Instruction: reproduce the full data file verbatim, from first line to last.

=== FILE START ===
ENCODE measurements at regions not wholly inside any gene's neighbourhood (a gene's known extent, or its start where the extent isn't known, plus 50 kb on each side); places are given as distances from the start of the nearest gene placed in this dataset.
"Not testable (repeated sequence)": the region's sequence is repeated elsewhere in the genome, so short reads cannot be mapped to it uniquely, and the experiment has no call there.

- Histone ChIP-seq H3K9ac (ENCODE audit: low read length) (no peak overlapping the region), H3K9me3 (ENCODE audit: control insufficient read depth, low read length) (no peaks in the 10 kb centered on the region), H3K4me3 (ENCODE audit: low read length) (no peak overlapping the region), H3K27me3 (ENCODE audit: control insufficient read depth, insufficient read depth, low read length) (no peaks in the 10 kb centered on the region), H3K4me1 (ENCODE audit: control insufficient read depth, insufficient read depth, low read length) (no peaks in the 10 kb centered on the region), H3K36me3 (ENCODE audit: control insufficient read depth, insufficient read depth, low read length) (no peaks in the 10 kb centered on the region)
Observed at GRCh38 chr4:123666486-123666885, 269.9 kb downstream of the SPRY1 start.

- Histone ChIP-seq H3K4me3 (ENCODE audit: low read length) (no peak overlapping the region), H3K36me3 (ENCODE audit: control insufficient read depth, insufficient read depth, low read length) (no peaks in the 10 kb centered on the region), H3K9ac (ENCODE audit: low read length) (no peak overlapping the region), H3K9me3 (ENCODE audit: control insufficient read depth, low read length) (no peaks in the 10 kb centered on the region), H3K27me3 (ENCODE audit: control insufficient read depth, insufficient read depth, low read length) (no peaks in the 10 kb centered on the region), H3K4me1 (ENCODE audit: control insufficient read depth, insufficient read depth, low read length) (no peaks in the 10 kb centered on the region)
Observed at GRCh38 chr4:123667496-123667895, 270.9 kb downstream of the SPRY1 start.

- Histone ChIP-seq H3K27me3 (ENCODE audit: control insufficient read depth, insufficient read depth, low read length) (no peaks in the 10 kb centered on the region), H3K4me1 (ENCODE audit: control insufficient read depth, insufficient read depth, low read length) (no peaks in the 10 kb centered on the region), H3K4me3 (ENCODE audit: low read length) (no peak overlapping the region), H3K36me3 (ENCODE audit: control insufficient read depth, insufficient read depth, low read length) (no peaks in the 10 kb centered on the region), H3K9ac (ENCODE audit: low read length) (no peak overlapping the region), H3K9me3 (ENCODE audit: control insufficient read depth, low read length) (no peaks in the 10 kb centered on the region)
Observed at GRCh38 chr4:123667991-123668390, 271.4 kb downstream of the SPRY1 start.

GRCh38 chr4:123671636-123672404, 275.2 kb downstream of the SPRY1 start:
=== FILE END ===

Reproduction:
ENCODE measurements at regions not wholly inside any gene's neighbourhood (a gene's known extent, or its start where the extent isn't known, plus 50 kb on each side); places are given as distances from the start of the nearest gene placed in this dataset.
"Not testable (repeated sequence)": the region's sequence is repeated elsewhere in the genome, so short reads cannot be mapped to it uniquely, and the experiment has no call there.

- Histone ChIP-seq H3K9ac (ENCODE audit: low read length) (no peak overlapping the region), H3K9me3 (ENCODE audit: control insufficient read depth, low read length) (no peaks in the 10 kb centered on the region), H3K4me3 (ENCODE audit: low read length) (no peak overlapping the region), H3K27me3 (ENCODE audit: control insufficient read depth, insufficient read depth, low read length) (no peaks in the 10 kb centered on the region), H3K4me1 (ENCODE audit: control insufficient read depth, insufficient read depth, low read length) (no peaks in the 10 kb centered on the region), H3K36me3 (ENCODE audit: control insufficient read depth, insufficient read depth, low read length) (no peaks in the 10 kb centered on the region)
Observed at GRCh38 chr4:123666486-123666885, 269.9 kb downstream of the SPRY1 start.

- Histone ChIP-seq H3K4me3 (ENCODE audit: low read length) (no peak overlapping the region), H3K36me3 (ENCODE audit: control insufficient read depth, insufficient read depth, low read length) (no peaks in the 10 kb centered on the region), H3K9ac (ENCODE audit: low read length) (no peak overlapping the region), H3K9me3 (ENCODE audit: control insufficient read depth, low read length) (no peaks in the 10 kb centered on the region), H3K27me3 (ENCODE audit: control insufficient read depth, insufficient read depth, low read length) (no peaks in the 10 kb centered on the region), H3K4me1 (ENCODE audit: control insufficient read depth, insufficient read depth, low read length) (no peaks in the 10 kb centered on the region)
Observed at GRCh38 chr4:123667496-123667895, 270.9 kb downstream of the SPRY1 start.

- Histone ChIP-seq H3K27me3 (ENCODE audit: control insufficient read depth, insufficient read depth, low read length) (no peaks in the 10 kb centered on the region), H3K4me1 (ENCODE audit: control insufficient read depth, insufficient read depth, low read length) (no peaks in the 10 kb centered on the region), H3K4me3 (ENCODE audit: low read length) (no peak overlapping the region), H3K36me3 (ENCODE audit: control insufficient read depth, insufficient read depth, low read length) (no peaks in the 10 kb centered on the region), H3K9ac (ENCODE audit: low read length) (no peak overlapping the region), H3K9me3 (ENCODE audit: control insufficient read depth, low read length) (no peaks in the 10 kb centered on the region)
Observed at GRCh38 chr4:123667991-123668390, 271.4 kb downstream of the SPRY1 start.

GRCh38 chr4:123671636-123672404, 275.2 kb downstream of the SPRY1 start: